a second module in communication with a second circuit breaker, said second module having a second locator device defined thereon, said human machine interface having a second representation of said second module; and
a network in communication with said central computer, said first module, and said second module so that said central computer controls said first and second circuit breakers, said first representation being selectable to change said first locator device from a first state to a second state.
12. The system as in claim 11, wherein said first representation is selectable to ensure said second locator device is in said first state.
13. The system as in claim 12, wherein said second representation is selectable to place said first locator device in said first state and said second locator device in said second state.
14. The system as in claim 13, wherein only one of said first and second locator devices can be in said second state at any given time.
15. The system as in claim 11, wherein the protection system has a consistent fault response time.
16. The system as in claim 15, wherein said consistent fault response time is less than a single cycle of power in the power distribution system.
17. A method of corresponding a virtual representation to a particular device among a plurality of devices, comprising:
selecting the virtual representation on an interface;
sending a first command from said interface to a central processor in response to selecting the virtual representation, said first command being representative of a locator state for the particular device that corresponds to the selected virtual representation;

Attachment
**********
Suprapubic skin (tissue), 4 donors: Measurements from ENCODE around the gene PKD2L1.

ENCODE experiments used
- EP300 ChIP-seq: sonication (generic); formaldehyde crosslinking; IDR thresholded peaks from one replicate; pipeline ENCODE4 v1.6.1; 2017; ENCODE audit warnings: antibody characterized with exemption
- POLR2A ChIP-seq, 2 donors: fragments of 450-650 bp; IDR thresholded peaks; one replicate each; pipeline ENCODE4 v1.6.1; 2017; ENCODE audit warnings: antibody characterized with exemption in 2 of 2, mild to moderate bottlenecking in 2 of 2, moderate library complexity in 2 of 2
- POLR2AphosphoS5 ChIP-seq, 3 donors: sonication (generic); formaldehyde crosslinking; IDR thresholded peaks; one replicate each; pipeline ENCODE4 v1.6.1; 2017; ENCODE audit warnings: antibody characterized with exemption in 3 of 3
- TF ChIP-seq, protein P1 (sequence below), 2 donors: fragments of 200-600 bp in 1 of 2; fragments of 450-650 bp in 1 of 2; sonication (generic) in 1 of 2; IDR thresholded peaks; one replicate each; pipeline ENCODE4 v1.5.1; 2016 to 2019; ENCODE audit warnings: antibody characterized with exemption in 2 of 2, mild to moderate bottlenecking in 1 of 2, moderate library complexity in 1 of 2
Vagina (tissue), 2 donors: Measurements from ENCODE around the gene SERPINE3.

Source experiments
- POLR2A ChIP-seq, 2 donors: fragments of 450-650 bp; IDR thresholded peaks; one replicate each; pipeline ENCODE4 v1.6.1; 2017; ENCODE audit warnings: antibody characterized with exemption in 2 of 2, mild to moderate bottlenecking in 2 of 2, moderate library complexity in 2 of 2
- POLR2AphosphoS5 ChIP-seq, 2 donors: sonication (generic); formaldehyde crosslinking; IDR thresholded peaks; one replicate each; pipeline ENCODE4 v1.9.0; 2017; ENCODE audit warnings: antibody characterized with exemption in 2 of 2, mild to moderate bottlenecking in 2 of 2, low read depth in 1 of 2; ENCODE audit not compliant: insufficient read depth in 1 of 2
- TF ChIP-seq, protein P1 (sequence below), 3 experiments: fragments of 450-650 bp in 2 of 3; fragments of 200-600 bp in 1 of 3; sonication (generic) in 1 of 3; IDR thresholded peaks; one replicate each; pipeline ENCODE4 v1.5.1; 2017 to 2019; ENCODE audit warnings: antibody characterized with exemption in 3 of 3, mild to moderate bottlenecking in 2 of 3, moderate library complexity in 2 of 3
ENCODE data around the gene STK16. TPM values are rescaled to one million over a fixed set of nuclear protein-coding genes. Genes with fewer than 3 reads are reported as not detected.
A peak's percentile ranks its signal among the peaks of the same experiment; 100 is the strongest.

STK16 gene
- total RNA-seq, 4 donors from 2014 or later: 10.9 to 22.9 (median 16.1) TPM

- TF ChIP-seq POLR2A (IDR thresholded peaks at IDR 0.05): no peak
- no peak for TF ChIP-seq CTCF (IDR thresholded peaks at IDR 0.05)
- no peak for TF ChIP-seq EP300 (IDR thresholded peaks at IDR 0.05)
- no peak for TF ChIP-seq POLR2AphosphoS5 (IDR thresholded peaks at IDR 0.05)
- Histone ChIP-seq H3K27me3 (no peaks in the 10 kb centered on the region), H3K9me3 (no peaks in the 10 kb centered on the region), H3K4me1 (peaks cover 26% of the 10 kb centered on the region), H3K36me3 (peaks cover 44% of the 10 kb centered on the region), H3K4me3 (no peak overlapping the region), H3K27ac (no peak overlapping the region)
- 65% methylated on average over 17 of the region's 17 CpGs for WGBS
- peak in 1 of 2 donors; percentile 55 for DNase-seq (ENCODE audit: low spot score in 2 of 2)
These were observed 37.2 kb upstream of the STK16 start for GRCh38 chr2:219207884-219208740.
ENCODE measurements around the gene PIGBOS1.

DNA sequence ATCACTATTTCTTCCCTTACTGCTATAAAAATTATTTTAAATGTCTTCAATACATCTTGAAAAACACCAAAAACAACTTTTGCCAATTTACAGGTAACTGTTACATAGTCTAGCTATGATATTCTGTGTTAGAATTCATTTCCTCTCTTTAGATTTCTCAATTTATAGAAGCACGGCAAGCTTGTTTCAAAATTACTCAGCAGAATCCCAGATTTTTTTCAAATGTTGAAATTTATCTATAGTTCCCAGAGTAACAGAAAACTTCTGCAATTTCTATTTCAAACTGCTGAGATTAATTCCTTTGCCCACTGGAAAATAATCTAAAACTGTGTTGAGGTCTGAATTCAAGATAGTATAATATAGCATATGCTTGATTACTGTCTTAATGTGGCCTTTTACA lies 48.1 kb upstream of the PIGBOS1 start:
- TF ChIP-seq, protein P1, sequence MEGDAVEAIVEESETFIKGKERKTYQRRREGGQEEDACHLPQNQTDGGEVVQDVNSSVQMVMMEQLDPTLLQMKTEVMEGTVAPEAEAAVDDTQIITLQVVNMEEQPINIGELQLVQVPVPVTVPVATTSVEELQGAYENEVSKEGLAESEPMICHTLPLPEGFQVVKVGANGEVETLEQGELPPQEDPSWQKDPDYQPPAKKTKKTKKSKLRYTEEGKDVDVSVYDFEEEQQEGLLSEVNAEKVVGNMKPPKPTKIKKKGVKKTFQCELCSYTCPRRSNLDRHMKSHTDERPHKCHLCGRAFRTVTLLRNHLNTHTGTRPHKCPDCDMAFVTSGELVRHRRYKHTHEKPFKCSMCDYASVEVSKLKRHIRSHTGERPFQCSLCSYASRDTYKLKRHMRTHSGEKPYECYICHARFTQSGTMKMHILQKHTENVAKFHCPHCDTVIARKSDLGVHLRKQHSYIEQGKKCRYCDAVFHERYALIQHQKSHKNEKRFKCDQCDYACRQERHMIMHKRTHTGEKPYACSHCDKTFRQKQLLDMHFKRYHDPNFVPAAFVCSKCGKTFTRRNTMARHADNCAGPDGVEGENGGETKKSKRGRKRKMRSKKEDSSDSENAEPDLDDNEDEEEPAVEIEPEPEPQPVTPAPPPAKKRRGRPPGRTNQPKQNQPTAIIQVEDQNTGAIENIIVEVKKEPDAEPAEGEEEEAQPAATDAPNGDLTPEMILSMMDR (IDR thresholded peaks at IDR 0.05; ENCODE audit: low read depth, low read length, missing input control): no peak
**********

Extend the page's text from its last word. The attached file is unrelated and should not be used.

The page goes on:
sending a second command from said central processor to the particular device in response to said first command;
sending a third command from the plurality of devices to a locator device in response to said second command; and
changing said locator state of at least the particular device in response to said third command.
18. The method as in claim 17, wherein said second command is representative of said locator state for the particular device and the plurality of devices.
19. The method as in claim 18, further comprising changing said locator state of the particular device and the plurality of devices in response to said second command.
20. The method as in claim 18, wherein said second command changes said locator state for the particular device to a second state and said locator state for the plurality of devices to a first state.
Description
GROSS REFERENCE TO RELATED APPLICATIONS

This application claims benefit of U.S. Provisional Application Ser. No. 60/438,159 filed on Jan. 6, 2003, the content of which is incorporated by reference herein.

BACKGROUND OF INVENTION

The present disclosure relates to centrally controlled power distribution systems. More particularly, the present disclosure relates to locator devices and methods for such centrally controlled power distribution systems.

Power distribution systems commonly divide incoming power into a number of branch circuits. The branch circuits supply power to various equipment (i.e., loads) in the industrial facility. Circuit breakers are typically provided in each branch circuit to facilitate protecting equipment within the branch circuit. Circuit breakers are designed to open and close a circuit by non-automatic means and to open the circuit automatically on a predetermined over-current without damage to itself when properly applied within its rating. The circuit breakers commonly include supplementary protectors enclosed within the body of the circuit breaker. One common type of supplementary protector is known as an electronic trip unit. The circuit breaker and its supplementary protector have proven useful at managing the protection of the loads on the circuit.

It can be desired to integrate the load management of the branch circuits to one another. Further, it can be desired to integrate the management of the loads on the branch circuits with the management of the power feeds feeding the branch circuits. Still further, it can be desired to provide for monitoring of the system. However, the development of such centrally controlled power distribution systems has been hindered by one or more practical attributes of the system.